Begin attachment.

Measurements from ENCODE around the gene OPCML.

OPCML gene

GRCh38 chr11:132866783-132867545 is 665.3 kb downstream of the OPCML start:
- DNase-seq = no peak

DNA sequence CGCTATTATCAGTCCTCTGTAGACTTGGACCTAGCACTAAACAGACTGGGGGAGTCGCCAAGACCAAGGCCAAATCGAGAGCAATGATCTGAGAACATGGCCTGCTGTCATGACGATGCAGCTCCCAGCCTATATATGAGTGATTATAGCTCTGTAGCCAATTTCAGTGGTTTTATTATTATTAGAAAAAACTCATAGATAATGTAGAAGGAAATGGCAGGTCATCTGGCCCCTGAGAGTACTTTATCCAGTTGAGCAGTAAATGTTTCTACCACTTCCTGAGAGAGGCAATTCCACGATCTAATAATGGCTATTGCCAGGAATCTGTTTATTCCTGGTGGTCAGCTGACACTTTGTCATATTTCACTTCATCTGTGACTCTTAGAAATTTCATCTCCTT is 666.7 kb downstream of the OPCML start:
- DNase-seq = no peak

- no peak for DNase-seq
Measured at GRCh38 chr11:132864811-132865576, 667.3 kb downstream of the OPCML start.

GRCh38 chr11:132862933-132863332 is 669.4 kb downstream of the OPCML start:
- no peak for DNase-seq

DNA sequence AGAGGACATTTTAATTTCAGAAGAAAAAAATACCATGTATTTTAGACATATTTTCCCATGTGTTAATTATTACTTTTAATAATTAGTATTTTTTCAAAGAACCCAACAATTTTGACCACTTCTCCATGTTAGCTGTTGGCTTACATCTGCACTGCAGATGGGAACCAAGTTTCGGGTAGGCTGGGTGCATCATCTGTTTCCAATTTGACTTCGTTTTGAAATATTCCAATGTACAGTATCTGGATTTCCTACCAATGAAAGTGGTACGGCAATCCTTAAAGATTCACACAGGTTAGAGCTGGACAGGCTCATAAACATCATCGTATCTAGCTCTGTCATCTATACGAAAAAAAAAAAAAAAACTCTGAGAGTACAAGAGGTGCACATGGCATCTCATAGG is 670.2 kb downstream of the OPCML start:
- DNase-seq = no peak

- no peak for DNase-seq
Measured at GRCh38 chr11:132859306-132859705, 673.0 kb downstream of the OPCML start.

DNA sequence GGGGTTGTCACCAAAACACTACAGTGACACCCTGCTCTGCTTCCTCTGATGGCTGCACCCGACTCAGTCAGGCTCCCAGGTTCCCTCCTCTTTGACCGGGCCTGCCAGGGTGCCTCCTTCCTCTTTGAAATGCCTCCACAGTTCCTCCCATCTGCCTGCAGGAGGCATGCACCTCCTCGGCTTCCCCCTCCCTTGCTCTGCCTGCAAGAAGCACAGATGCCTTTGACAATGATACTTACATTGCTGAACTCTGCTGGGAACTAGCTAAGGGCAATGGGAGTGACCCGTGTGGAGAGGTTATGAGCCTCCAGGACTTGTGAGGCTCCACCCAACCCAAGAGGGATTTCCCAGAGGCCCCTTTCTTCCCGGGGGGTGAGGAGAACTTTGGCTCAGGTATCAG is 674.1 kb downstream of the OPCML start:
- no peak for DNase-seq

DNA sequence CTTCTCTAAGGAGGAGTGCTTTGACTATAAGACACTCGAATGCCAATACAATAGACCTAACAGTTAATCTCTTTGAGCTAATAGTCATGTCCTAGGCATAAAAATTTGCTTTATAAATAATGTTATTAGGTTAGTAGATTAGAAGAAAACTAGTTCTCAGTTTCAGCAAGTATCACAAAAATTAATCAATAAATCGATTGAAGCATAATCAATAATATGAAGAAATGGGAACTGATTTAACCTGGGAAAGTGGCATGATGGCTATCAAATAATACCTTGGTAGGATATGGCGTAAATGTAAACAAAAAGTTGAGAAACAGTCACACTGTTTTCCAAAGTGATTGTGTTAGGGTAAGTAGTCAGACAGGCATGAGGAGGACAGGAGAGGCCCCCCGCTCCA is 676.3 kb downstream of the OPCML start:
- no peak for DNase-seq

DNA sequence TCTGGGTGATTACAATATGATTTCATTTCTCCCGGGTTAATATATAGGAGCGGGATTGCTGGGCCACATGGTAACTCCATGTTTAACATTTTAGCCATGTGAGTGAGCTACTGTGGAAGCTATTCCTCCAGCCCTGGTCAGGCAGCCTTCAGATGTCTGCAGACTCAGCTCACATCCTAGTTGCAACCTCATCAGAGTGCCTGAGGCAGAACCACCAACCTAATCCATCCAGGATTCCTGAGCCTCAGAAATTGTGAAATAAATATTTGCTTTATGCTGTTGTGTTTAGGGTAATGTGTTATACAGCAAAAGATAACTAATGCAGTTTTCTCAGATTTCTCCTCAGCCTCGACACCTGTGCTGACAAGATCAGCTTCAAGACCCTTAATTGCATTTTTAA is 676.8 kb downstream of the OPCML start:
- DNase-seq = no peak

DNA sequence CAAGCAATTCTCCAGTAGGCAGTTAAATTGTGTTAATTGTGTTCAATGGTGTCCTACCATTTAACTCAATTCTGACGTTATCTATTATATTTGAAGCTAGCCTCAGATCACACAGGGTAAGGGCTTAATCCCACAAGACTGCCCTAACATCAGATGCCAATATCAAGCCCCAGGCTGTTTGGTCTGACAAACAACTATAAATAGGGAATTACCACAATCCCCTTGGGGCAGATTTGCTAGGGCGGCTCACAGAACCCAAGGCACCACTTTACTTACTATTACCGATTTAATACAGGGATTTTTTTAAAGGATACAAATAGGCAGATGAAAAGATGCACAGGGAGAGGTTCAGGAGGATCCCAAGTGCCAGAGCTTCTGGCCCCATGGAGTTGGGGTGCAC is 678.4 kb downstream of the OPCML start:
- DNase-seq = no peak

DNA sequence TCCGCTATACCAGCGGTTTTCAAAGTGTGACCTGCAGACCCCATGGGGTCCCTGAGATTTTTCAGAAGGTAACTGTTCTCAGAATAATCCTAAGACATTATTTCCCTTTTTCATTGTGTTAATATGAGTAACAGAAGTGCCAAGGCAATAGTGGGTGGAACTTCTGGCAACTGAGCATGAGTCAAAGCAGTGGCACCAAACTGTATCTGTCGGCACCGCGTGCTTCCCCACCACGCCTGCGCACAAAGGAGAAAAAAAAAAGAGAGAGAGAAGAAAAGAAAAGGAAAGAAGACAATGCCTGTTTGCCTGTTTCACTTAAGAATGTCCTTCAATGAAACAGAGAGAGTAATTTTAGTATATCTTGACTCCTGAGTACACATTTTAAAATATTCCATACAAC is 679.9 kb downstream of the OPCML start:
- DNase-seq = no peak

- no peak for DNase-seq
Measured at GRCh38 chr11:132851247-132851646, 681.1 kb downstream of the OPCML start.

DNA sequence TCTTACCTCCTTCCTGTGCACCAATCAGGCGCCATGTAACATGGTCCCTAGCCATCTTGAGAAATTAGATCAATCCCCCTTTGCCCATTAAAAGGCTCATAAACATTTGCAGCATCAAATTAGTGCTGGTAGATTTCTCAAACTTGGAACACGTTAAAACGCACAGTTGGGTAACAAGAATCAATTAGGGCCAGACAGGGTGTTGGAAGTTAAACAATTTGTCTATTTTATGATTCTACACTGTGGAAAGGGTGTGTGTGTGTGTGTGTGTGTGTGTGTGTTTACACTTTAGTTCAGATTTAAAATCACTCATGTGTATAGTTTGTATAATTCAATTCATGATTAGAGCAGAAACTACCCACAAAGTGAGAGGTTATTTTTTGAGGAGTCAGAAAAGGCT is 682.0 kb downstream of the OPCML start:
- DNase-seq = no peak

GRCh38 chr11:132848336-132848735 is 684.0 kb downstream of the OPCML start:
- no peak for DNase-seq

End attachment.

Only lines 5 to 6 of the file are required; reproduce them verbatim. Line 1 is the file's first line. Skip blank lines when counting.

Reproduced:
DNA sequence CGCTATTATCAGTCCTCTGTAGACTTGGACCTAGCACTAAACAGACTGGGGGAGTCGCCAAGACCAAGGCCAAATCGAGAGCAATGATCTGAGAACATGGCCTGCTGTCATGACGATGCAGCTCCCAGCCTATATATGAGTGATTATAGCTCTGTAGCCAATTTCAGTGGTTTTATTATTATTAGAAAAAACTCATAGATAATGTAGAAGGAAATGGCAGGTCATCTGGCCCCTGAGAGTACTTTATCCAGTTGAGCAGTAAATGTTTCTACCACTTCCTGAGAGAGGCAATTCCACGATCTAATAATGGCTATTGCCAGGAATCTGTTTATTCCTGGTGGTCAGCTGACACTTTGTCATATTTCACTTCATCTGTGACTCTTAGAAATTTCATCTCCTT is 666.7 kb downstream of the OPCML start:
- DNase-seq = no peak